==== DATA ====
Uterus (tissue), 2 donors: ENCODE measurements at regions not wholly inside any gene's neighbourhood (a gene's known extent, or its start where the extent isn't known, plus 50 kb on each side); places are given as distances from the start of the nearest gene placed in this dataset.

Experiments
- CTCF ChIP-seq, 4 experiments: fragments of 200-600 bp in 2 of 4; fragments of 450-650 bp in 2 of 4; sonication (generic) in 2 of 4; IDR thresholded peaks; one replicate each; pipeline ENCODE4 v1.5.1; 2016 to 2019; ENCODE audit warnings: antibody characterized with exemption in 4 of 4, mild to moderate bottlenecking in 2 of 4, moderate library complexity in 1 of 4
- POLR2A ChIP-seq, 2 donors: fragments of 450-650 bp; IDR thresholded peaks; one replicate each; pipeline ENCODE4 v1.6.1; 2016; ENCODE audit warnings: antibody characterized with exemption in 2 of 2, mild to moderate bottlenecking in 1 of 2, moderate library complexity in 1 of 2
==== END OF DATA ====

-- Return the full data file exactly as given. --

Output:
Uterus (tissue), 2 donors: ENCODE measurements at regions not wholly inside any gene's neighbourhood (a gene's known extent, or its start where the extent isn't known, plus 50 kb on each side); places are given as distances from the start of the nearest gene placed in this dataset.

Experiments
- CTCF ChIP-seq, 4 experiments: fragments of 200-600 bp in 2 of 4; fragments of 450-650 bp in 2 of 4; sonication (generic) in 2 of 4; IDR thresholded peaks; one replicate each; pipeline ENCODE4 v1.5.1; 2016 to 2019; ENCODE audit warnings: antibody characterized with exemption in 4 of 4, mild to moderate bottlenecking in 2 of 4, moderate library complexity in 1 of 4
- POLR2A ChIP-seq, 2 donors: fragments of 450-650 bp; IDR thresholded peaks; one replicate each; pipeline ENCODE4 v1.6.1; 2016; ENCODE audit warnings: antibody characterized with exemption in 2 of 2, mild to moderate bottlenecking in 1 of 2, moderate library complexity in 1 of 2